Emergency News World

Assessing PNG’s Early-Warning Systems to Fight Flood

By Hope Imaka – EM TV Online

PNG’s Climate Change Development Authority (CCDA) and the United Nation’s Development Programme (UNDP) presented a new report entitled ‘Assessment of the Early Warning Systems for Inland and Coastal Flooding in Papua New Guinea’ yesterday, Thursday, April 28.

The report elaborates on the current status of early warning systems in PNG and what needs to be done to set up an effective system for flooding.

PNG is ranked 54th among countries most exposed to multiple hazards, according to the World Bank’s Natural Disaster Hotspot study.

Being situated close to the equator, Papua New Guinea falls within the moist tropical rainforest zone with high to very high rainfall. Besides earthquakes and volcanic eruptions, the country is prone to various natural disasters both inland and coastal flooding, like that of the floods in Kimbe and Oro.

In early 2016 alone, PNG was hit with floods, landslides, droughts, frost, hailstorms and volcanic eruptions. These natural disasters affect various sectors such as community livelihoods, infrastructure and agriculture, and although these events cannot be prevented, advance warning and pre-planning can often reduce the impact from flooding.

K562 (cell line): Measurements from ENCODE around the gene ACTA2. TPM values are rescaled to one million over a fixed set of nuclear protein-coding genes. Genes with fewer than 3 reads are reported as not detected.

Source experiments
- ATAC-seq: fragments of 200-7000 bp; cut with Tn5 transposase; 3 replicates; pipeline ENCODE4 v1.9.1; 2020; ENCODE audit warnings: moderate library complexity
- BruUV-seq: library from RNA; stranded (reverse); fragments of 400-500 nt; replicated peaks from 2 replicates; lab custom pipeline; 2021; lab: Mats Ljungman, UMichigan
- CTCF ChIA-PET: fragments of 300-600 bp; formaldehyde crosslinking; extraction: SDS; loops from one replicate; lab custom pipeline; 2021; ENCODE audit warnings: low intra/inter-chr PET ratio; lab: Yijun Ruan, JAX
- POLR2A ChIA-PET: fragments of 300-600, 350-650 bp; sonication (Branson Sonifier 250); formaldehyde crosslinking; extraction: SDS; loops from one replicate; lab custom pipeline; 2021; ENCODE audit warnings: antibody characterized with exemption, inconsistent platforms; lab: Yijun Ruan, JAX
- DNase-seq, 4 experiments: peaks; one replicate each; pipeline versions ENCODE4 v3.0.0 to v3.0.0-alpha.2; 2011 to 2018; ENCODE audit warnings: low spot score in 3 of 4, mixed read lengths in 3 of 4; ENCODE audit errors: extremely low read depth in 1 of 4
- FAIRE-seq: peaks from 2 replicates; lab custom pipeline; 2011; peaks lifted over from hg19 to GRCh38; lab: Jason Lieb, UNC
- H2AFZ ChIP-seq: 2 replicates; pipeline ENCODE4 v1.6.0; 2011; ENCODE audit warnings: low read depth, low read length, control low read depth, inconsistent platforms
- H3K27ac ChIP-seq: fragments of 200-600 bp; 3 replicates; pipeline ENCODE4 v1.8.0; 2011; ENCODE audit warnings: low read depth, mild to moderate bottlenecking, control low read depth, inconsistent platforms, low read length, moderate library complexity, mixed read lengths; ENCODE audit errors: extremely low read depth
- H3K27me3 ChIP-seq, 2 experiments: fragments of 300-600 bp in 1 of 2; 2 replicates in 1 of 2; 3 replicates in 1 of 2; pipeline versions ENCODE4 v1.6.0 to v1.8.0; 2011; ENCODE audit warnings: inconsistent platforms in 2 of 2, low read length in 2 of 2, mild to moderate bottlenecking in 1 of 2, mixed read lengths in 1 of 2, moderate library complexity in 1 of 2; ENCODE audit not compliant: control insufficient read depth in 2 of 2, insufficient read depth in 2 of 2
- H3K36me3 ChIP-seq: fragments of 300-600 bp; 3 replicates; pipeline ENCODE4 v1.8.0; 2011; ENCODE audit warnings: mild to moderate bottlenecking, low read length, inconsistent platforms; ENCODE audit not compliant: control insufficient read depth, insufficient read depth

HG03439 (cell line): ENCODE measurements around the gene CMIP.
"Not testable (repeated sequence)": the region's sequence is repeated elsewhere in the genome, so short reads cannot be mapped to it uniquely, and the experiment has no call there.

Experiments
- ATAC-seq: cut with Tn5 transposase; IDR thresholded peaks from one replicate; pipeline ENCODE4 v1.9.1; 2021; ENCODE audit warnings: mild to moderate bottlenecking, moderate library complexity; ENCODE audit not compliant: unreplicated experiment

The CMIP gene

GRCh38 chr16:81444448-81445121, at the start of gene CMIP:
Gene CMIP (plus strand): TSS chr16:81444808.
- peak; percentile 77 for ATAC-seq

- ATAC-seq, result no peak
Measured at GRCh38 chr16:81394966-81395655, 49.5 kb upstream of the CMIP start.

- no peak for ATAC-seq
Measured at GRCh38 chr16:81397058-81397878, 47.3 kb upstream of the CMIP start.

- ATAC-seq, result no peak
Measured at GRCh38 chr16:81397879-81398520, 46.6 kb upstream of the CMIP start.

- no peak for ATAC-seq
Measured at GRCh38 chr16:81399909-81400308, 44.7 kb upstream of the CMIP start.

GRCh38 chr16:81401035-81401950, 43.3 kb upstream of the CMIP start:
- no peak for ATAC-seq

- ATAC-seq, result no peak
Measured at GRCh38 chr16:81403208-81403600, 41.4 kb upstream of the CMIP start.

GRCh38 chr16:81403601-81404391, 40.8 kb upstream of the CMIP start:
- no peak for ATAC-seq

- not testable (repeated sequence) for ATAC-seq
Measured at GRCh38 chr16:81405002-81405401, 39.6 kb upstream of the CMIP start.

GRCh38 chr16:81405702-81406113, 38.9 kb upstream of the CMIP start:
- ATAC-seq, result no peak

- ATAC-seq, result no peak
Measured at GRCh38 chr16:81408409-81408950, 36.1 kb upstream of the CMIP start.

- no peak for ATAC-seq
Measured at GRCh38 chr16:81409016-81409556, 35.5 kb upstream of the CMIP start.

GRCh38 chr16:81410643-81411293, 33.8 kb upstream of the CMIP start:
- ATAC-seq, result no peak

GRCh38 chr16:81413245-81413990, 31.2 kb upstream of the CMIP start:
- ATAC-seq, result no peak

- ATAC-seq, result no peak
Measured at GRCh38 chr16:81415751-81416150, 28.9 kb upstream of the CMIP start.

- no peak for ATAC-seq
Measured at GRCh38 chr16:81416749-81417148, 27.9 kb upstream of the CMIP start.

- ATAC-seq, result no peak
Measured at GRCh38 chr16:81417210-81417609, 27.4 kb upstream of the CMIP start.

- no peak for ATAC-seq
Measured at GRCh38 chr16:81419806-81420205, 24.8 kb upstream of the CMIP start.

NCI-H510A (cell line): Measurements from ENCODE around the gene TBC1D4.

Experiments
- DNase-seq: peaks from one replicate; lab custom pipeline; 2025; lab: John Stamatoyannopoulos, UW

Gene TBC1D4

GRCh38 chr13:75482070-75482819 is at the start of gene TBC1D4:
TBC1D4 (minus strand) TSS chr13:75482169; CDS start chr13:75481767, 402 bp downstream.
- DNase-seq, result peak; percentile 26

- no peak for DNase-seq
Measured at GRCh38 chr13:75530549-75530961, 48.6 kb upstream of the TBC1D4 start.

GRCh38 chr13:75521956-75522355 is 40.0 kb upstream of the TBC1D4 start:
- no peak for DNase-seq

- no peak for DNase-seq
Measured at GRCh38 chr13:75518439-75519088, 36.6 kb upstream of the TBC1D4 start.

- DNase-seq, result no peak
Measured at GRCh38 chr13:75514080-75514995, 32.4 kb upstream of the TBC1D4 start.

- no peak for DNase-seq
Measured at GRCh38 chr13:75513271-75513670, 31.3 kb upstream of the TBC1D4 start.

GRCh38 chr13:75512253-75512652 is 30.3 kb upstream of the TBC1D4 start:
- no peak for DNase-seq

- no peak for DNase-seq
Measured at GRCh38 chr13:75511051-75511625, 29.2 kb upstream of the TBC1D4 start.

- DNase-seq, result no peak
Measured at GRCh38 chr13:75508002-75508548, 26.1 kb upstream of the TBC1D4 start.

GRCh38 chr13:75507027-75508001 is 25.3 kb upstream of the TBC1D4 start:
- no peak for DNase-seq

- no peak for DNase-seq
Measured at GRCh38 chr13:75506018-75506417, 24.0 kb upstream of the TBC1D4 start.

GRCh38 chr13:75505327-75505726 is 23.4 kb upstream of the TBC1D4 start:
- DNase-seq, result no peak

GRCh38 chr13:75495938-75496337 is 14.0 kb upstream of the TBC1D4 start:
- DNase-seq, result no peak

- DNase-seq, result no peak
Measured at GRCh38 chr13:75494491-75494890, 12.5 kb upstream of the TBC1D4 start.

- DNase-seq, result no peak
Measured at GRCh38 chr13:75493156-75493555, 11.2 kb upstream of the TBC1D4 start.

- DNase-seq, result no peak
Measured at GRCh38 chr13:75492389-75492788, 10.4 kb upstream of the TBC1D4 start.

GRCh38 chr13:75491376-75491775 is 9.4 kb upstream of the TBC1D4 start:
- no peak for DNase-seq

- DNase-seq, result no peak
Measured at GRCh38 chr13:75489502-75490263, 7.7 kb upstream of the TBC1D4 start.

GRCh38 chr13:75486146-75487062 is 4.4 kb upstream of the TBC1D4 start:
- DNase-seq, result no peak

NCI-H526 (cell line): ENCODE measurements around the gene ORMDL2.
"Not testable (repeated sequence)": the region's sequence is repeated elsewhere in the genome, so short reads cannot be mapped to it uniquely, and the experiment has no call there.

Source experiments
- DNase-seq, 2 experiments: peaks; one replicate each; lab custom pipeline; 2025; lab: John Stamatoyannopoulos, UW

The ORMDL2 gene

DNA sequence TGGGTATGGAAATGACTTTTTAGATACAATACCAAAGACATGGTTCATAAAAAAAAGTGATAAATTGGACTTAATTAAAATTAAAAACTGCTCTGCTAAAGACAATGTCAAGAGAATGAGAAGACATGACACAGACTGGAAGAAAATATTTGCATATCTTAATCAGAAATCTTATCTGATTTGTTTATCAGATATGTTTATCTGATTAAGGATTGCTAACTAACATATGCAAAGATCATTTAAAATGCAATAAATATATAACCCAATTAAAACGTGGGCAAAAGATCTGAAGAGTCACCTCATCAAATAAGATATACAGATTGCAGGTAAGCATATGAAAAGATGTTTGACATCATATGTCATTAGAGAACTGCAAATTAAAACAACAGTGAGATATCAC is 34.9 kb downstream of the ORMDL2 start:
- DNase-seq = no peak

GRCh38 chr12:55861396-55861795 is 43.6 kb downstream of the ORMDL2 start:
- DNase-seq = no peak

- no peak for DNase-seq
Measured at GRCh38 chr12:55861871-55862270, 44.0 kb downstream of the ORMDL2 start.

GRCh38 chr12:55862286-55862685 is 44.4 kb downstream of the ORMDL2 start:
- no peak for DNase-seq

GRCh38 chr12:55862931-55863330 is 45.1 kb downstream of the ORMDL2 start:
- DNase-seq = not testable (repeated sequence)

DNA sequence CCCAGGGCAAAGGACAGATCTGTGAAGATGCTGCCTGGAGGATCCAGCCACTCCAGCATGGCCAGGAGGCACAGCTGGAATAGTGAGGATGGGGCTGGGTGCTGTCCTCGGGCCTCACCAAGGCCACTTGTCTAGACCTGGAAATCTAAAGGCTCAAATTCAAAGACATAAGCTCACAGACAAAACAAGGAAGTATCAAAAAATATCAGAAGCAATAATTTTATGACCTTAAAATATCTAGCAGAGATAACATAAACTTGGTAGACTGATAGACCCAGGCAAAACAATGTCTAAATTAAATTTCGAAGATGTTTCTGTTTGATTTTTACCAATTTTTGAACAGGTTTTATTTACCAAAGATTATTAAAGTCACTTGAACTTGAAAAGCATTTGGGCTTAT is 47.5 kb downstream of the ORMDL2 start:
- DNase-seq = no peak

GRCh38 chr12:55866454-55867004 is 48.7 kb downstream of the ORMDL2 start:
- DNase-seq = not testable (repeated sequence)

To develop these systems, a CCDA/UNDP-led initiative conducted a study to assess the current state of early-warning systems in the selected five pilot territories: East Sepik, Madang, Lae, Northern and New Ireland provinces.

The study showed that there was no flood monitoring and warning system in place in PNG. Although communities alone have their own traditional adaptive knowledge on floods and other natural hazards, there is no way of dissemination of flood warnings information, and the same can be said for proactive measures taken to improve flood risk knowledge.

The report concludes that there is an urgent need for institutionalising strengthening of the organisations involved; it provides a roadmap for an effective community-based flood early-warning system. Some of the recommendations include:

  • Restore and enhance the monitoring network
  • Create capacity in monitoring and forecasting
  • Disseminate flood warnings using cell phone technology, radio and traditional means in order to reach the last mile
  • Create local ownership by involving stakeholders in a river basin committee of further activities, which will seek to establish early-warning systems and coordinate

Further action will be undertaken in frames of a wider ‘Enhancing Adaptive Capacity of Communities to Climate Change – related floods in the North Coast and islands Region PNG’ program, implemented by UNDP and CCDA, with funds from Adaptation Fund.

The four-year program aims to implement measures at the community level to cope with floods, as well as building institutional and policy capacities that promote efficient and cost-effective adaptation to coastal and inland flood-related risk. 

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